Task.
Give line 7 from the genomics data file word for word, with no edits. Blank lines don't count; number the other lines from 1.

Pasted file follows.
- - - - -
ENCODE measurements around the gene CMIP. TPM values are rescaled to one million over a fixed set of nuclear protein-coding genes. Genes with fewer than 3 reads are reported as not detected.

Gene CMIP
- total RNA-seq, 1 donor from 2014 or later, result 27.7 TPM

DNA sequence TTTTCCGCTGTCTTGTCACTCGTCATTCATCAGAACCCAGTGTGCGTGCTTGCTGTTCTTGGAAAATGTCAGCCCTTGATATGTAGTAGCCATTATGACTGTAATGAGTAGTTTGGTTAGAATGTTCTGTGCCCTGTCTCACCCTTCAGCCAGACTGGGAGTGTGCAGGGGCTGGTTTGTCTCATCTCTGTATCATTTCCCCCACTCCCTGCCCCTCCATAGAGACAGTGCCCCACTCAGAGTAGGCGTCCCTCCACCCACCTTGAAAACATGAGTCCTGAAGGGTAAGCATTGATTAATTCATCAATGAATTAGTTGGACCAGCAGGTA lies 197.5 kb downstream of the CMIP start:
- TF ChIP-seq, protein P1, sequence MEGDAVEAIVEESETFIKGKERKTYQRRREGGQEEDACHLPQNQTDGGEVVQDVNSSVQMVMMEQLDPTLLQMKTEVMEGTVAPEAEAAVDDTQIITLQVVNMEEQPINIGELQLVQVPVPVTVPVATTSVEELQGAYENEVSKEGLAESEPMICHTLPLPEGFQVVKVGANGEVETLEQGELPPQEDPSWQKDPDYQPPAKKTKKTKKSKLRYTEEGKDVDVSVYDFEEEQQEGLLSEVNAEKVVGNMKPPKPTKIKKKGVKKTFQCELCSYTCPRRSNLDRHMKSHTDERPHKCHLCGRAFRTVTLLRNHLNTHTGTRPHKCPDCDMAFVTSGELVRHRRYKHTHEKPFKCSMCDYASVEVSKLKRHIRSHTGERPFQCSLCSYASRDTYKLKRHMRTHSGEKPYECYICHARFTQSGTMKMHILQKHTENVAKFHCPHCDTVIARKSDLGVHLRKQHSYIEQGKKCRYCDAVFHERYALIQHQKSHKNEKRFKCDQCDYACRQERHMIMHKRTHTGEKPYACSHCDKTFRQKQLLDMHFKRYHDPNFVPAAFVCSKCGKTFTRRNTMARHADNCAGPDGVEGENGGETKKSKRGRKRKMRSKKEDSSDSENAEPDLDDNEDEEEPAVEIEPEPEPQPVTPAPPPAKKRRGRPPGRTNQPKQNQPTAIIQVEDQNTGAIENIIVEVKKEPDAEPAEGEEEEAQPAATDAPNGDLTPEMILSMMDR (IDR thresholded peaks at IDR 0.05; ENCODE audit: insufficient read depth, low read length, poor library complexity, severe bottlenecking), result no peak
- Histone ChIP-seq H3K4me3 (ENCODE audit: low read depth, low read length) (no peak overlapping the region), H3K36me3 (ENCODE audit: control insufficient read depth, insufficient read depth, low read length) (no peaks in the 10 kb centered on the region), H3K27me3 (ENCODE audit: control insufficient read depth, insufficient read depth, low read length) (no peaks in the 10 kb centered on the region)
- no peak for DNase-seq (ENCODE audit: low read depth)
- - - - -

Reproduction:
- no peak for DNase-seq (ENCODE audit: low read depth)